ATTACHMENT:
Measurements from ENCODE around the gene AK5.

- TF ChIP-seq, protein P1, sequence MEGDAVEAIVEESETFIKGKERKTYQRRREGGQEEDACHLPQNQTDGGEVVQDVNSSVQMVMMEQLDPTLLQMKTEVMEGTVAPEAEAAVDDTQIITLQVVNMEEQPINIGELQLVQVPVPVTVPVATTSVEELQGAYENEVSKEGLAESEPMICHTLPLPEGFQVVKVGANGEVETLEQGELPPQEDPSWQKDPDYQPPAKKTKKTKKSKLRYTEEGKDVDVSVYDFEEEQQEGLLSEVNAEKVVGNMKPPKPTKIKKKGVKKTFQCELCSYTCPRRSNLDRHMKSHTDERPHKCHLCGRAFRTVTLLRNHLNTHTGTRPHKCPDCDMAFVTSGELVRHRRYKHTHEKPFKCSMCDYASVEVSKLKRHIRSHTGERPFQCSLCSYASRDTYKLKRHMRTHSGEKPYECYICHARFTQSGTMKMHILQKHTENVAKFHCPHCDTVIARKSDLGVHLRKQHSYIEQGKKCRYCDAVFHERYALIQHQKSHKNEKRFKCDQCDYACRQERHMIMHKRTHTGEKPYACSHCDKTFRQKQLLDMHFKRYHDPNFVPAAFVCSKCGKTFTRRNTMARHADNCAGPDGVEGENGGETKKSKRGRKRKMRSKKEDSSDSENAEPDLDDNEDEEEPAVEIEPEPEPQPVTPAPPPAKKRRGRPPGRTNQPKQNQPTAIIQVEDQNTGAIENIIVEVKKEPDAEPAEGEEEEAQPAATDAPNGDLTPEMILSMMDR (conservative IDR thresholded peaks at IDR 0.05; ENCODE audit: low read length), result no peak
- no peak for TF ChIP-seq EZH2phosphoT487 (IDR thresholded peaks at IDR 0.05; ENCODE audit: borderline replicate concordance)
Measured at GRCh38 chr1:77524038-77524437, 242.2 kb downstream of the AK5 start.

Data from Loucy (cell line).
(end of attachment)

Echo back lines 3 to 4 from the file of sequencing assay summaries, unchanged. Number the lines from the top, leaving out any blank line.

- no peak for TF ChIP-seq EZH2phosphoT487 (IDR thresholded peaks at IDR 0.05; ENCODE audit: borderline replicate concordance)
Measured at GRCh38 chr1:77524038-77524437, 242.2 kb downstream of the AK5 start.